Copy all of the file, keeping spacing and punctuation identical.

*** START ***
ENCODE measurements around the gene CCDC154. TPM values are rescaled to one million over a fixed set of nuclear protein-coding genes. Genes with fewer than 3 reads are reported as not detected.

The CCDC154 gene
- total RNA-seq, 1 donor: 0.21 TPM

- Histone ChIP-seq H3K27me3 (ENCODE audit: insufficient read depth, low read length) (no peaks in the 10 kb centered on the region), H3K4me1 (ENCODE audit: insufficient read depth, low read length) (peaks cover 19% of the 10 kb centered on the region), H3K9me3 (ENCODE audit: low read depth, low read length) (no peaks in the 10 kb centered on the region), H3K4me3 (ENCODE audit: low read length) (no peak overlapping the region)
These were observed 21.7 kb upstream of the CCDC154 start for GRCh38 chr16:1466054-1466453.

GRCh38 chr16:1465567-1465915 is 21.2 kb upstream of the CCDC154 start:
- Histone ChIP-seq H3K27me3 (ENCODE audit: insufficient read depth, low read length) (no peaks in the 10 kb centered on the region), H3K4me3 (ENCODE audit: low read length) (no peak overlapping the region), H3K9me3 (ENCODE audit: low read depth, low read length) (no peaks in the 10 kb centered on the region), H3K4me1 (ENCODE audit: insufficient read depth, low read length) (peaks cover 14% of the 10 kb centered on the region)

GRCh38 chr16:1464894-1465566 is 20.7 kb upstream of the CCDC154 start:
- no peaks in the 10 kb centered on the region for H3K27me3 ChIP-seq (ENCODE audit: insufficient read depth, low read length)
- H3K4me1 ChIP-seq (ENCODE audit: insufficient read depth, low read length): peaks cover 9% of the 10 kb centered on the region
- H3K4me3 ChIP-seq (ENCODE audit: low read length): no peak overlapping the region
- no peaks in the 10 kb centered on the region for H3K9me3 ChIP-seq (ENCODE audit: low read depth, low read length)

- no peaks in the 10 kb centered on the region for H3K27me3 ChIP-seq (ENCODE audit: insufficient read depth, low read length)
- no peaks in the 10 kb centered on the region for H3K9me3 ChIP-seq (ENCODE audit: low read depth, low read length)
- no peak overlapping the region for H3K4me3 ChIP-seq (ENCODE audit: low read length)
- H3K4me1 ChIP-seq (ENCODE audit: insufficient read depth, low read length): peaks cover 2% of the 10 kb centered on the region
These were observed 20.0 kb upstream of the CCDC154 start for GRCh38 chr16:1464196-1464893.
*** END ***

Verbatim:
ENCODE measurements around the gene CCDC154. TPM values are rescaled to one million over a fixed set of nuclear protein-coding genes. Genes with fewer than 3 reads are reported as not detected.

The CCDC154 gene
- total RNA-seq, 1 donor: 0.21 TPM

- Histone ChIP-seq H3K27me3 (ENCODE audit: insufficient read depth, low read length) (no peaks in the 10 kb centered on the region), H3K4me1 (ENCODE audit: insufficient read depth, low read length) (peaks cover 19% of the 10 kb centered on the region), H3K9me3 (ENCODE audit: low read depth, low read length) (no peaks in the 10 kb centered on the region), H3K4me3 (ENCODE audit: low read length) (no peak overlapping the region)
These were observed 21.7 kb upstream of the CCDC154 start for GRCh38 chr16:1466054-1466453.

GRCh38 chr16:1465567-1465915 is 21.2 kb upstream of the CCDC154 start:
- Histone ChIP-seq H3K27me3 (ENCODE audit: insufficient read depth, low read length) (no peaks in the 10 kb centered on the region), H3K4me3 (ENCODE audit: low read length) (no peak overlapping the region), H3K9me3 (ENCODE audit: low read depth, low read length) (no peaks in the 10 kb centered on the region), H3K4me1 (ENCODE audit: insufficient read depth, low read length) (peaks cover 14% of the 10 kb centered on the region)

GRCh38 chr16:1464894-1465566 is 20.7 kb upstream of the CCDC154 start:
- no peaks in the 10 kb centered on the region for H3K27me3 ChIP-seq (ENCODE audit: insufficient read depth, low read length)
- H3K4me1 ChIP-seq (ENCODE audit: insufficient read depth, low read length): peaks cover 9% of the 10 kb centered on the region
- H3K4me3 ChIP-seq (ENCODE audit: low read length): no peak overlapping the region
- no peaks in the 10 kb centered on the region for H3K9me3 ChIP-seq (ENCODE audit: low read depth, low read length)

- no peaks in the 10 kb centered on the region for H3K27me3 ChIP-seq (ENCODE audit: insufficient read depth, low read length)
- no peaks in the 10 kb centered on the region for H3K9me3 ChIP-seq (ENCODE audit: low read depth, low read length)
- no peak overlapping the region for H3K4me3 ChIP-seq (ENCODE audit: low read length)
- H3K4me1 ChIP-seq (ENCODE audit: insufficient read depth, low read length): peaks cover 2% of the 10 kb centered on the region
These were observed 20.0 kb upstream of the CCDC154 start for GRCh38 chr16:1464196-1464893.